Meanwhile, J.R. Sanders’ READ ‘EM COWBOY event at the Redlands Barnes & Noble and Starbucks, brought thirteen western authors, had plenty of entertainment for young and old, and featured a Young Writers Cowboy Fiction Contest.

Authors Chris Enss, Nicholas Cataldo and Paige Peyton

Young Writers Cowboy Fiction contest winners, with Jim Meals and J. R. Sanders

One of the very interesting out-of-California events was CRAZY DAYS, at Belle Fourche, South Dakota, the setting for the end of the classic John Wayne western THE COWBOYS (they actually shot it in New Mexico and L.A., but Belle Fourche is where the story is set).  Marking the 40th anniversary of the film’s release, Belle Fourche welcomed five of the original COWBOYS from the cast: Nicolas Beauvy (Dan), Al Barker Jr. (Fats), Steven Hudis (Charlie Schwartz), Sean Kelly (Stuttering Bob), and Steve Benedict (Steve).  Last week’s Round-up featured an interview with Nic Beauvy about the making of THE COWBOYS, and I called him this afternoon to find out how Belle Fourche worked out. 

“Bell Fouche was wonderful!  It was a treat to see the other COWBOYS, and everybody had a good time: we were treated like movie stars.  It was the first time in forty years I’d seen (them).  Everyone was eager to sign autographs and feel important and to know that you were in a movie that people loved.  It’s so revered over there: it’s like GONE WITH THE WIND in the Midwest.  The people who are fifty, sixty years old now, who were kids when the movie came out, they loved the movie so much that they’ve turned their children on to it.  So I met kids who were 8 years old, 12 years old, 15 years old who have seen the movie many, many times, and know it inside and out.  Because their parents love it.   

“It was just a great experience for me in that I met real Midwestern American people.  You know, coming from Los Angeles you don’t meet too many people like that.  They leave the keys of the car in the ignition.  They don’t lock their doors at night.  It’s a different way of life, not such a complicated life.  In some ways they enjoy life a lot more.  It’s beautiful to be around people like that.”  Like cowboys.


"Take that, Javier!"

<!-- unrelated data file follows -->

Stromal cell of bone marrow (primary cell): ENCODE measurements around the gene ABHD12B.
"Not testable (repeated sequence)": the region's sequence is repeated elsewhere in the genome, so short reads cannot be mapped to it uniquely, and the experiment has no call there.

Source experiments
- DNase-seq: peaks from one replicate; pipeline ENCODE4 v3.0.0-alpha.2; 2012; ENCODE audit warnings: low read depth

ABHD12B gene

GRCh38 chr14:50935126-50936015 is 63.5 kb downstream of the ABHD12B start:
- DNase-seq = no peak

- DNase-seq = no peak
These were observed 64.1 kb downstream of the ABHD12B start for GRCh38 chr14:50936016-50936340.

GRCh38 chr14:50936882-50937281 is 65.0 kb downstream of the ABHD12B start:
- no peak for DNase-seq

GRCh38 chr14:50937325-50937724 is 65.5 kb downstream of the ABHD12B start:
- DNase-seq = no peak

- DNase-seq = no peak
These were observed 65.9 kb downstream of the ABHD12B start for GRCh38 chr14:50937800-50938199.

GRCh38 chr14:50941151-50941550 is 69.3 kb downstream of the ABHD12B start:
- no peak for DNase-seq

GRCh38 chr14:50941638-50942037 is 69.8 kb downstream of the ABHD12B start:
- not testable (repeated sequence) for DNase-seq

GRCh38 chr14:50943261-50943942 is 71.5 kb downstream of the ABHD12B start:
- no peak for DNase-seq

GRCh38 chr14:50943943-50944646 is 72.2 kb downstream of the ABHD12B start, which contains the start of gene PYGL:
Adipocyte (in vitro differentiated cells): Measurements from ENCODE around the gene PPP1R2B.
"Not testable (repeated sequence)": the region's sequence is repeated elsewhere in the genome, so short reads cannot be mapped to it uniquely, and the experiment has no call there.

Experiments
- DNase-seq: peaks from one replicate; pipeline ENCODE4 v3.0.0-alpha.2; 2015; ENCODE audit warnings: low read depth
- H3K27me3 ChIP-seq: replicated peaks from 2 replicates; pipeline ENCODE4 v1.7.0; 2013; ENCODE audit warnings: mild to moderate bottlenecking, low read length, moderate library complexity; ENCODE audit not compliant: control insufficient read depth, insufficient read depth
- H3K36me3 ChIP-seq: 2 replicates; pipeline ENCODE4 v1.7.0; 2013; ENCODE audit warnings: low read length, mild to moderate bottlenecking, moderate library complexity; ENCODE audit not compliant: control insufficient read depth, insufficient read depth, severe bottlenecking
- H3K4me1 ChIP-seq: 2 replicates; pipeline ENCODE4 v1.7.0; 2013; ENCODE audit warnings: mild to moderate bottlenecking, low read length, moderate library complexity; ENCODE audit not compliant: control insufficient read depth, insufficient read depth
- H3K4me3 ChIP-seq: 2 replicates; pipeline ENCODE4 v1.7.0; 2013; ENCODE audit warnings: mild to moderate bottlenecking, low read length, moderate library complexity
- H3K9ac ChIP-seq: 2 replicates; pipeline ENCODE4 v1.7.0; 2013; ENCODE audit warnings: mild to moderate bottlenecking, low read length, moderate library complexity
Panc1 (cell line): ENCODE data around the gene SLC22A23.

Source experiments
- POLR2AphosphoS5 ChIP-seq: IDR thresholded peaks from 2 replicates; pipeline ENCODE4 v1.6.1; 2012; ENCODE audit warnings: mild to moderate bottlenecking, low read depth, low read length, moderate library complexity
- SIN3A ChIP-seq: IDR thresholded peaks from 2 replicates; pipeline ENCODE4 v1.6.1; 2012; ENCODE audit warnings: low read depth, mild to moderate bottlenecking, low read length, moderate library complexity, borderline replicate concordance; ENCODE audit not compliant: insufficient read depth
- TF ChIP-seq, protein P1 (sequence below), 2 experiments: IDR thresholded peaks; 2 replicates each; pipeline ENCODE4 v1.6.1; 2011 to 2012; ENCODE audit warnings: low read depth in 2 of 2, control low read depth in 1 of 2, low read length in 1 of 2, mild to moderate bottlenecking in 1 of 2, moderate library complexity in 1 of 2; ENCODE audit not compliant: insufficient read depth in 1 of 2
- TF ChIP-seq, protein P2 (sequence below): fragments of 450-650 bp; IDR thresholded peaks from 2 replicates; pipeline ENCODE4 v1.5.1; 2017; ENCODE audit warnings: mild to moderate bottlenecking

Work comes from Deadline: Hollywood that Akiva Goldsman has delivered to Warner Brothers a draft of the script for the first part of Stephen King’s THE DARK TOWER, a sci-fi Western.  Based on eight books by King, the project is planned as three theatrical features and two TV miniseries.  Dropped by Universal when it got too expensive, Warners currently has the option, and should decide whether or not to proceed within the next two weeks.     

Imagine Films director Ron Howard and producer Brian Grazer, the team that won Oscars for A BEAUTIFUL MIND, are at the helm, and Howard is no stranger to the Western form, having starred in THE SHOOTIST before directing FAR AND AWAY and THE MISSING.  Javier Bardem, long attached to the project, is no longer, and the talk is that GLADIATOR Oscar winner and A BEAUTIFUL MIND star Russell Crowe will portray gunslinger Roland Deschain.  Crowe has previously ridden the range in THE QUICK AND THE DEAD and 3:10 TO YUMA. 


On Wednesday, August 8th it’s TEPEPA with Tomas Milian and Orson Welles and YANKEE.  On Thursday THE RUTHLESS FOUR, with Van Heflin, Gilbert Roland and Klaus Kinski, with REQUIESCANT.  On Friday, Sergio Corbucci’s COMPANEROS, with Franco Nero and Tomas Milian, with THE PRICE OF POWER, with Fernando Rey and Van Johnson.  Then Saturday, The Main Event: Corbucci’s DJANGO!  Starring Franco Nero, and Lee Van Cleef in THE GRANND DUEL.  Sunday it’s DJANGO KILL…IF YOU LIVE, SHOOT, and Corbucci’s HELLBENDERS, starring Joseph Cotten. 

That's it for this week!  Sorry I'm posting on Monday morning rather than Sunday night, but I lost the internet at midnight.  On the plus side, I got more sleep than I usually do on a Sunday night.

Have a great week!

Happy Trails,


All Original Contents Copyright August 2012 by Henry C. Parke -- All Rights Reserved


  1. Henry- I just love "The Round-up"! Thanks, pal.

  2. Henry, Your work in reporting on cowboy culture, and particularly your coverage of the National Day of the Cowboy is phenomenal and invaluable. Thanks so very much for helping us grow this crusade.